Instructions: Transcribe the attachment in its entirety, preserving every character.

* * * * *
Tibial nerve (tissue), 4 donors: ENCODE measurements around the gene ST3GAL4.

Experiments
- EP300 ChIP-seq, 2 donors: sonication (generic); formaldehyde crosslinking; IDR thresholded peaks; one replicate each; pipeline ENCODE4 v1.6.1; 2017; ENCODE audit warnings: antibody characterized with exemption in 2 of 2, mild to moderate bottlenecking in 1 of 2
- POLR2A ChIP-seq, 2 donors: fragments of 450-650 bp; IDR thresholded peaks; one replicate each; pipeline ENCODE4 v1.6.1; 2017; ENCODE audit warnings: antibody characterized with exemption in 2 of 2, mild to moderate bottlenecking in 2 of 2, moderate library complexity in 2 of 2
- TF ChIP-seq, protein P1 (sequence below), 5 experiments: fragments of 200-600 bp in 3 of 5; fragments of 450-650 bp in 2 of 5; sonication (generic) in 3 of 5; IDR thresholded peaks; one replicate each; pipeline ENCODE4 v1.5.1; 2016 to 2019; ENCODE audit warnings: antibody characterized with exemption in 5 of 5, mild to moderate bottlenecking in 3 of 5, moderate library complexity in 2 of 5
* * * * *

Tibial nerve (tissue), 4 donors: ENCODE measurements around the gene ST3GAL4.

Experiments
- EP300 ChIP-seq, 2 donors: sonication (generic); formaldehyde crosslinking; IDR thresholded peaks; one replicate each; pipeline ENCODE4 v1.6.1; 2017; ENCODE audit warnings: antibody characterized with exemption in 2 of 2, mild to moderate bottlenecking in 1 of 2
- POLR2A ChIP-seq, 2 donors: fragments of 450-650 bp; IDR thresholded peaks; one replicate each; pipeline ENCODE4 v1.6.1; 2017; ENCODE audit warnings: antibody characterized with exemption in 2 of 2, mild to moderate bottlenecking in 2 of 2, moderate library complexity in 2 of 2
- TF ChIP-seq, protein P1 (sequence below), 5 experiments: fragments of 200-600 bp in 3 of 5; fragments of 450-650 bp in 2 of 5; sonication (generic) in 3 of 5; IDR thresholded peaks; one replicate each; pipeline ENCODE4 v1.5.1; 2016 to 2019; ENCODE audit warnings: antibody characterized with exemption in 5 of 5, mild to moderate bottlenecking in 3 of 5, moderate library complexity in 2 of 5